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Born in Lochgelly, Scotland in 1929, Temperley is America's oldest baritone sax artist, and one of the true anchors of the global jazz scene. (Courtesy of Jazz at Lincoln Center)

Joe Temperley’s Ageless Sax

The Scottish baritone saxophone musician recalls his 60-year career and the famous singers he’s accompanied

“Did you ever play with Louis Armstrong?”

“Not with him,” Joe admits. “But in London, we opened for him.”

Temperley’s West Side apartment is small but inviting, decorated with posters from past gigs and framed photos of Temperley with family and friends (including Bill Cosby and Bill Clinton). A Thad Jones score is splayed on a folding music stand, and shelves sag with books on jazz history.

“Music was changing in 1968,” says Joe. “But compared with today, there was a lot of work in New York. Some people did “The Tonight Show, some people did Dick Cavett. There was a lot of recording going on, and every hotel had a band with a cabaret.”

At this point, Joe was working with the Thad Jones and Mel Lewis Jazz Orchestra. “It was, you know, a dream band. We played the Village Vanguard every Monday.” The stream of musicians who sat in were the lifeblood of late 1960s jazz. “Miles Davis came in two or three times. And Charlie Mingus, André Previn, Bill Evans. People from the Ellington band. Monday night was a big social scene, and some marvelous people came down there.”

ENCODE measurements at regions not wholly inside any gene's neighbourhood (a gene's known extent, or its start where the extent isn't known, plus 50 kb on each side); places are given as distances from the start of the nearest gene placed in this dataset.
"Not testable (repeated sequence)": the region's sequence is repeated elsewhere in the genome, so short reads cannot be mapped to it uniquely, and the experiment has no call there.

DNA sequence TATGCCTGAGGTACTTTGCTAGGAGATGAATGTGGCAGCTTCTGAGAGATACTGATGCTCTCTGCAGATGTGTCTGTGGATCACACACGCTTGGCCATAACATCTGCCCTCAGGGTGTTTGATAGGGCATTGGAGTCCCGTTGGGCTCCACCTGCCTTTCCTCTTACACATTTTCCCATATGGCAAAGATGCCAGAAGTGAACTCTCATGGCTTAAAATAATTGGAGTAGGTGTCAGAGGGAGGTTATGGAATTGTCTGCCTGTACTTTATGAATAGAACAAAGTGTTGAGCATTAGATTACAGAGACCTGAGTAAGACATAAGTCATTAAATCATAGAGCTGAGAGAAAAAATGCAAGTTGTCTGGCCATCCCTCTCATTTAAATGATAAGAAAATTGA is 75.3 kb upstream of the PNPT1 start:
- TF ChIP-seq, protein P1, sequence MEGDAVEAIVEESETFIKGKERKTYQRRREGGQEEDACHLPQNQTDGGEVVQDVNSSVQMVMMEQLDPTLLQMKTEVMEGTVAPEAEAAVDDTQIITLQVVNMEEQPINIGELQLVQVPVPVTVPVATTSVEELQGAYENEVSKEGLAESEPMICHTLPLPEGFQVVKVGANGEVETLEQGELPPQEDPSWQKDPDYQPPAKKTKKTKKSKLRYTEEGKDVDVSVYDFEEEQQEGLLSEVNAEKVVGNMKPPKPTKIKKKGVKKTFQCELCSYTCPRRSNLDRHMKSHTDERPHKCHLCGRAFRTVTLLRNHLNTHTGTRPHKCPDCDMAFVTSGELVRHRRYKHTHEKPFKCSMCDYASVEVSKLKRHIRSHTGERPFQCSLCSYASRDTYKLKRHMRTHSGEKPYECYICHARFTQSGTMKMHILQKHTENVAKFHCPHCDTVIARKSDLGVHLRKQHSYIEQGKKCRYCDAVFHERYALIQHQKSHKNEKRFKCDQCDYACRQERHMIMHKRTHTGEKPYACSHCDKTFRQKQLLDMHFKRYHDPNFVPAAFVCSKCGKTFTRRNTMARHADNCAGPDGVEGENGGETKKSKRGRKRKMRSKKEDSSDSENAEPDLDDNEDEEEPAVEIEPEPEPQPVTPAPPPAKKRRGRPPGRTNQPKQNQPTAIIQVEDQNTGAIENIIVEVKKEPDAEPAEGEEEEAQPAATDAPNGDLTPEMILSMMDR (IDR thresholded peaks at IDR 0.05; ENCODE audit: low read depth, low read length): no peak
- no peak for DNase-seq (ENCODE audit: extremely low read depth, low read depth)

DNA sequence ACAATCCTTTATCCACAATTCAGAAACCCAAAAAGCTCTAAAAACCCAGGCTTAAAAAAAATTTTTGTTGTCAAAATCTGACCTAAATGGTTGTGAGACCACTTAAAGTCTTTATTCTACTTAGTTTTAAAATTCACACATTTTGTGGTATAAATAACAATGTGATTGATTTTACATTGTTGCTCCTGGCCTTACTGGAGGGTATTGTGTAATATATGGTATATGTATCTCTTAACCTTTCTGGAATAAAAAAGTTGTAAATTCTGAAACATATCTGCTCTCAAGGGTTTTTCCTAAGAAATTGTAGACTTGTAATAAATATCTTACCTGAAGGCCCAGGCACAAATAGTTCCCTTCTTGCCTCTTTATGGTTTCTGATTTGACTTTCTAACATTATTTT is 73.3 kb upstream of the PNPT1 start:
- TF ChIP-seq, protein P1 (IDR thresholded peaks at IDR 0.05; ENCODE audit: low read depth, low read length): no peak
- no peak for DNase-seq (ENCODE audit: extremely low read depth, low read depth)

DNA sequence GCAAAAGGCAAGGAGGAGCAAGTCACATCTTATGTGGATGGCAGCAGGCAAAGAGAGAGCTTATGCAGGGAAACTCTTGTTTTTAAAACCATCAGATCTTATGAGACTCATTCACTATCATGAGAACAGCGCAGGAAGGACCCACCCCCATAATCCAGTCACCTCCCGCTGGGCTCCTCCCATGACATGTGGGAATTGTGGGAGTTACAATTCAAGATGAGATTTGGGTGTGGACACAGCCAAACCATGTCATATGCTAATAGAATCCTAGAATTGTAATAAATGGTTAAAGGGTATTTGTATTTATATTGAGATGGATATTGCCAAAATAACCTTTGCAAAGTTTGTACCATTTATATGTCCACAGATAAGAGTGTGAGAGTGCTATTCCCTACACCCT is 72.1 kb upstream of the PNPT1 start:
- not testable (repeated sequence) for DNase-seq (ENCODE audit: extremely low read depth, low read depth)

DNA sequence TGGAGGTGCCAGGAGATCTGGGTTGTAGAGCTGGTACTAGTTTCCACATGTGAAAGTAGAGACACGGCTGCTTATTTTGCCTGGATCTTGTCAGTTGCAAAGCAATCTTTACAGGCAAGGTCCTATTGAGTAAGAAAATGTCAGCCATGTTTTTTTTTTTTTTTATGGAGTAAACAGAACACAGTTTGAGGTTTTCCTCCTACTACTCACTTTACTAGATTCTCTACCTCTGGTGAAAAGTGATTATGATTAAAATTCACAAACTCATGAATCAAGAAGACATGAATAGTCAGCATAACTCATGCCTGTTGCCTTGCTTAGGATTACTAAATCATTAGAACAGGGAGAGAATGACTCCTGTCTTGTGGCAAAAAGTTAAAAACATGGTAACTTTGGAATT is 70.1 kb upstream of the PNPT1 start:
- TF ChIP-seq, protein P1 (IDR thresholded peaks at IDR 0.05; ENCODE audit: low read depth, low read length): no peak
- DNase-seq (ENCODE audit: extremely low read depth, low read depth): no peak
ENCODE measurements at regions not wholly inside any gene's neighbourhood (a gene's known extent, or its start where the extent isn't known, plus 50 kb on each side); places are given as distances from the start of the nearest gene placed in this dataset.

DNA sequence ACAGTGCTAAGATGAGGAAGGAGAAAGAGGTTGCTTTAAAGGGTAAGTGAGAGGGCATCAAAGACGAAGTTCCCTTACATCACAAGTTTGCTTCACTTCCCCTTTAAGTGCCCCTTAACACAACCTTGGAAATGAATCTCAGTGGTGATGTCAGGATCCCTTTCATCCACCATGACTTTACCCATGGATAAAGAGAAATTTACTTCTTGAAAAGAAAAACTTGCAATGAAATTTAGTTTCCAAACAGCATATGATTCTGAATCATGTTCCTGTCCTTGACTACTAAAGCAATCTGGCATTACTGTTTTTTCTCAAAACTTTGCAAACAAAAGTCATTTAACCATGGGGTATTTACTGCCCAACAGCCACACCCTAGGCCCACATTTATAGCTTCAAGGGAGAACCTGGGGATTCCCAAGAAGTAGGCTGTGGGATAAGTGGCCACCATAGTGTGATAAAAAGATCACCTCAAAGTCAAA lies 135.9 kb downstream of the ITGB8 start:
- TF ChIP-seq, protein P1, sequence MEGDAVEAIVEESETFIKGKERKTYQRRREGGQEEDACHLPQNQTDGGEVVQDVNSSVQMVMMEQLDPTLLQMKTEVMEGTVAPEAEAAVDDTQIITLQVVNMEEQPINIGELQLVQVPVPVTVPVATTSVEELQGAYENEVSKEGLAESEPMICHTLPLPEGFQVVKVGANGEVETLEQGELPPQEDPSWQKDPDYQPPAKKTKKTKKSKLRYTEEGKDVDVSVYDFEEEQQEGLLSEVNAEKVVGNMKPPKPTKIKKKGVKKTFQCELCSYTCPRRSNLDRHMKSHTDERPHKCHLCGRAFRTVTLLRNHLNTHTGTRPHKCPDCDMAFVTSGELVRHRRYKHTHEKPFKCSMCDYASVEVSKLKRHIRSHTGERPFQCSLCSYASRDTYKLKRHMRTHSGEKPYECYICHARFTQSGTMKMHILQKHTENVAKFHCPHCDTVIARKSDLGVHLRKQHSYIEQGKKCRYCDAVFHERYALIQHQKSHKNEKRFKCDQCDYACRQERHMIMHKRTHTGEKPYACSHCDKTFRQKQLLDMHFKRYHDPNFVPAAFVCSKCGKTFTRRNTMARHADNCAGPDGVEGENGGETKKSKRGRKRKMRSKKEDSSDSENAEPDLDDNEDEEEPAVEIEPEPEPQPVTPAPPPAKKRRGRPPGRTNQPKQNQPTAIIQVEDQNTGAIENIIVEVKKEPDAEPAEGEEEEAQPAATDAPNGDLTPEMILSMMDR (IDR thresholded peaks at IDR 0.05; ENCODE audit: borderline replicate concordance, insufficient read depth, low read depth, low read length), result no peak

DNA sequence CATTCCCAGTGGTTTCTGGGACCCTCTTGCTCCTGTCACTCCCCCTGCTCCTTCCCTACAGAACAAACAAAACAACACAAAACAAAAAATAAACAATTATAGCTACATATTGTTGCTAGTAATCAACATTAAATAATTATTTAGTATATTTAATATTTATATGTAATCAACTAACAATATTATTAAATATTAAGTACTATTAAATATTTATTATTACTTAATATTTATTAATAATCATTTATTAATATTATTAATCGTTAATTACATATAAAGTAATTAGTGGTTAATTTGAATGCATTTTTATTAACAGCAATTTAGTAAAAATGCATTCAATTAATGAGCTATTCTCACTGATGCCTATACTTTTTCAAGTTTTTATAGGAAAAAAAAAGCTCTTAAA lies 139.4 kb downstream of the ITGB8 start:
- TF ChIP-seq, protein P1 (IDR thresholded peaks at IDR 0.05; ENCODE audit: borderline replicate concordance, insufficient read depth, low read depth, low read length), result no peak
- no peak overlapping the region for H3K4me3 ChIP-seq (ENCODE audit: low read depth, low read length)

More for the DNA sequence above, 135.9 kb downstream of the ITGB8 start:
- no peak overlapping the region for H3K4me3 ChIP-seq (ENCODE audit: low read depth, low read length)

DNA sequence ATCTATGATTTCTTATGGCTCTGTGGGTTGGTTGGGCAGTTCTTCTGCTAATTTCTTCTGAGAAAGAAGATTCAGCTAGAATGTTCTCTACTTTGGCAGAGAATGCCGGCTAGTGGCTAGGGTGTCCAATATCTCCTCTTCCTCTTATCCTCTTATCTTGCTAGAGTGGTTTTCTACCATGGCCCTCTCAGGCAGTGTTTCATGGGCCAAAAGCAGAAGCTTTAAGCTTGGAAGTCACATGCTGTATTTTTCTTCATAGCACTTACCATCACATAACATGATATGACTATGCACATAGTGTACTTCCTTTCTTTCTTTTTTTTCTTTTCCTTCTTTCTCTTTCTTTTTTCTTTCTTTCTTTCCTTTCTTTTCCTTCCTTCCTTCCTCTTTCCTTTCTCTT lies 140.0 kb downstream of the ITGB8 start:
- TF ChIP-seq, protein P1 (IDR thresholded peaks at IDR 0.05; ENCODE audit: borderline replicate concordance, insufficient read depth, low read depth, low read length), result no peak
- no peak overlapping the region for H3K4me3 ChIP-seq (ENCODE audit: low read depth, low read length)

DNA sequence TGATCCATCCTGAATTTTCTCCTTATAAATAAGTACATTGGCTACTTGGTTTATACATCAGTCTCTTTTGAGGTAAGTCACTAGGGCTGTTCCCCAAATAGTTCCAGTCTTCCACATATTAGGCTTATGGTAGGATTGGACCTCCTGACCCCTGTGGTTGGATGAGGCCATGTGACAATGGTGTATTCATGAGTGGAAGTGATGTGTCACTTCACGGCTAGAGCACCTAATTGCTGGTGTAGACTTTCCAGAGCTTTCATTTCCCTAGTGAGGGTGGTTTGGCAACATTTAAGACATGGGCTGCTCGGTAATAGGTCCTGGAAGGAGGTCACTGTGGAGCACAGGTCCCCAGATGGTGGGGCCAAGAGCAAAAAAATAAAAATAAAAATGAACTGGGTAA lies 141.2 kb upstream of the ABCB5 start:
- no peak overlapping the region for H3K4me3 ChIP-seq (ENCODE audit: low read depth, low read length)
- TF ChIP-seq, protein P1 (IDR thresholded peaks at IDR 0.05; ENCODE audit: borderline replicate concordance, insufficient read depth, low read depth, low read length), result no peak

There were two watersheds in Temperley’s New York career. The first came in 1974, when the Rev. John Gensel—known as “The Shepherd of the Night Flock” for his close ties to the jazz community—asked Joe to play at Harry Carney’s funeral. Carney had blown the baritone sax for Duke Ellington and was one of Joe’s heroes. “My main influence was—and still is—the Duke Ellington Orchestra,” says Joe. “That has always been my prime motivation for playing music, for playing jazz.”

Temperley’s performance gripped the mourners—including Mercer Ellington, who’d taken his late father’s place as band leader (Duke himself had died that May).

“A couple of weeks later, Mercer called me,” says Joe. “And invited me into the Duke Ellington Orchestra.”

Though Temperley left Ellington in 1984, he kept coming back—to tour Japan, and perform for two years in the Broadway run of Sophisticated Ladies. But his second real triumph came in late 1988, when he joined Wynton Marsalis and the newly created Jazz at Lincoln Center Orchestra.

At rehearsal, I ask Marsalis what makes Temperley so attractive.

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